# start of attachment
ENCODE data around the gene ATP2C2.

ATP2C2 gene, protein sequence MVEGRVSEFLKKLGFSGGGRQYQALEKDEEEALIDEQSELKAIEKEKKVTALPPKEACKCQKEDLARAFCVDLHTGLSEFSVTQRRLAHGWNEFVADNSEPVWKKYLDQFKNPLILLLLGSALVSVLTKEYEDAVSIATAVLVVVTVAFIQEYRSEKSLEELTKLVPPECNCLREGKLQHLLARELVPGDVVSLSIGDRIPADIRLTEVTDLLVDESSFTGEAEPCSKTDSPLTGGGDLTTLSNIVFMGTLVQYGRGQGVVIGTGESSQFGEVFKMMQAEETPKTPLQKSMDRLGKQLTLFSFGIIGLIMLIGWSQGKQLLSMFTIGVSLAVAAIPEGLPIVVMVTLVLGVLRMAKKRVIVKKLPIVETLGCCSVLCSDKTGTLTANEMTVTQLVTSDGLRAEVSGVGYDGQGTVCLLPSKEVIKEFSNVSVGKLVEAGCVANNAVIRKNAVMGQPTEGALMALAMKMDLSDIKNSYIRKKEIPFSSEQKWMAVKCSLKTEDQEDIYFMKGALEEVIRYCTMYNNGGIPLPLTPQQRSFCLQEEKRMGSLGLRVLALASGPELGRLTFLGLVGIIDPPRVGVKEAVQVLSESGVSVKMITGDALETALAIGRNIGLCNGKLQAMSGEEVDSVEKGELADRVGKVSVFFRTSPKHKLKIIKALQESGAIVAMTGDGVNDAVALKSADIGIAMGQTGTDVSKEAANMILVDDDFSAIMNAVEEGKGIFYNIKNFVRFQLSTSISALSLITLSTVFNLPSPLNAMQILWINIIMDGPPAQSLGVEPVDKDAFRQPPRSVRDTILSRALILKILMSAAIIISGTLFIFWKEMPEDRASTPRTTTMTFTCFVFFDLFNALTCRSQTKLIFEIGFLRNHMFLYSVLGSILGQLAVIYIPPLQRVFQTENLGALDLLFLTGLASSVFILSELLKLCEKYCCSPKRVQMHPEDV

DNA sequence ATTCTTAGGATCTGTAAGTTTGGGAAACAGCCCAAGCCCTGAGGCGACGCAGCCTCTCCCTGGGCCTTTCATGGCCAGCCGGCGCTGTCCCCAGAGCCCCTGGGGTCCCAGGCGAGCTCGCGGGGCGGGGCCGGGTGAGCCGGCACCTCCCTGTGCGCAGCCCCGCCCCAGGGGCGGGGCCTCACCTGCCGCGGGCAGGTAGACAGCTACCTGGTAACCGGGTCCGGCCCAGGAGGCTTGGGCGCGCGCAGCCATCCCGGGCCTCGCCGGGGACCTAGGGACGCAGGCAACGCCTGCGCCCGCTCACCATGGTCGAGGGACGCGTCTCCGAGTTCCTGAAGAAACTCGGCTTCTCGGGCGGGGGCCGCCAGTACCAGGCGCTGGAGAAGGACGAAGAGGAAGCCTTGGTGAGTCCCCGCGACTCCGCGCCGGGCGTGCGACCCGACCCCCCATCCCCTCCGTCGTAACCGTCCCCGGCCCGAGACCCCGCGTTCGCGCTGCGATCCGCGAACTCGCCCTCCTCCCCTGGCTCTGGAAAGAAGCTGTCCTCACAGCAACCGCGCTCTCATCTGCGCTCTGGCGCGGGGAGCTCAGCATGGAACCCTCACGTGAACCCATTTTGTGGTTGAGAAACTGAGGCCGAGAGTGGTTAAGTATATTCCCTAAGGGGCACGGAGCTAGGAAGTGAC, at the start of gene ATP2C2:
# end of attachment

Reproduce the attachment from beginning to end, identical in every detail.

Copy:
ENCODE data around the gene ATP2C2.

ATP2C2 gene, protein sequence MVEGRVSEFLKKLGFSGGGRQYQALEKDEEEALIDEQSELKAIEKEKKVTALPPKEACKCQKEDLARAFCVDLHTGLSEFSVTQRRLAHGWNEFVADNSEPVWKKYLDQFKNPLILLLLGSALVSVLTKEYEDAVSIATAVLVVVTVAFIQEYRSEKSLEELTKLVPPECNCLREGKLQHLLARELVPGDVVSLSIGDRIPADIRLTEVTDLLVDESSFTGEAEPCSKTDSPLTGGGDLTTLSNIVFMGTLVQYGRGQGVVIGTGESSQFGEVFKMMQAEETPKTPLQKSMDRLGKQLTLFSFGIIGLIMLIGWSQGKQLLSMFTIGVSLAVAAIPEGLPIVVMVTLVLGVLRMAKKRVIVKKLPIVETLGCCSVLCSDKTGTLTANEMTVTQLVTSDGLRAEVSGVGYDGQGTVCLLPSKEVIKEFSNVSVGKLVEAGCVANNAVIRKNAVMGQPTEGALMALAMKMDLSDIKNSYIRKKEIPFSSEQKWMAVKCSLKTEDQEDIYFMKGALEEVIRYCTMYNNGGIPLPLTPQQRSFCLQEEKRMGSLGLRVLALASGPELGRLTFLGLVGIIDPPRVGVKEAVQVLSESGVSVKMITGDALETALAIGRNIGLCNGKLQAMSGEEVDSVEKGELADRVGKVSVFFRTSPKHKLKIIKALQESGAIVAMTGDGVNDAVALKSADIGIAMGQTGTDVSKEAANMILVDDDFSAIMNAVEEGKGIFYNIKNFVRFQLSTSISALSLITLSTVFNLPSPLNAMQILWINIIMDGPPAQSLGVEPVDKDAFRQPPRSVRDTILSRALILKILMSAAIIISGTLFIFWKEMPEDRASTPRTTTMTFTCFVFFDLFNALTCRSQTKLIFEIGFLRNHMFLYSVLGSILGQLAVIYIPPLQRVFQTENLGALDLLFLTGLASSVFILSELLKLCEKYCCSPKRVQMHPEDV

DNA sequence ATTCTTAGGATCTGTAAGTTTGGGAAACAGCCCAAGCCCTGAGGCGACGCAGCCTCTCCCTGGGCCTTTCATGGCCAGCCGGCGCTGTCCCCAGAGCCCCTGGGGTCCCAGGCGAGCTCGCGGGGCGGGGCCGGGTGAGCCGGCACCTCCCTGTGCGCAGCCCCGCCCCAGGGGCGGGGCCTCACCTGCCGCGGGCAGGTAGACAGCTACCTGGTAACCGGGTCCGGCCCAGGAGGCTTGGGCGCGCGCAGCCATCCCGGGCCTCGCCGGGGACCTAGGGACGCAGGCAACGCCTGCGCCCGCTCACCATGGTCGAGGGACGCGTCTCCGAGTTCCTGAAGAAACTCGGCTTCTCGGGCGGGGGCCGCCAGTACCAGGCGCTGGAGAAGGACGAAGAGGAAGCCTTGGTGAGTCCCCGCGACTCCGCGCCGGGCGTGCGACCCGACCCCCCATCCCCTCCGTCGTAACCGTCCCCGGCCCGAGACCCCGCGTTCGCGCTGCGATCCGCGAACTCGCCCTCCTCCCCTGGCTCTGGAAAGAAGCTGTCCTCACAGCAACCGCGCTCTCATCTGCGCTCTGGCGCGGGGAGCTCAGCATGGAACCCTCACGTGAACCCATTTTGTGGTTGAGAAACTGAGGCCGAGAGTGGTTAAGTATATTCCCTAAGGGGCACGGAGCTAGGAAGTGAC, at the start of gene ATP2C2: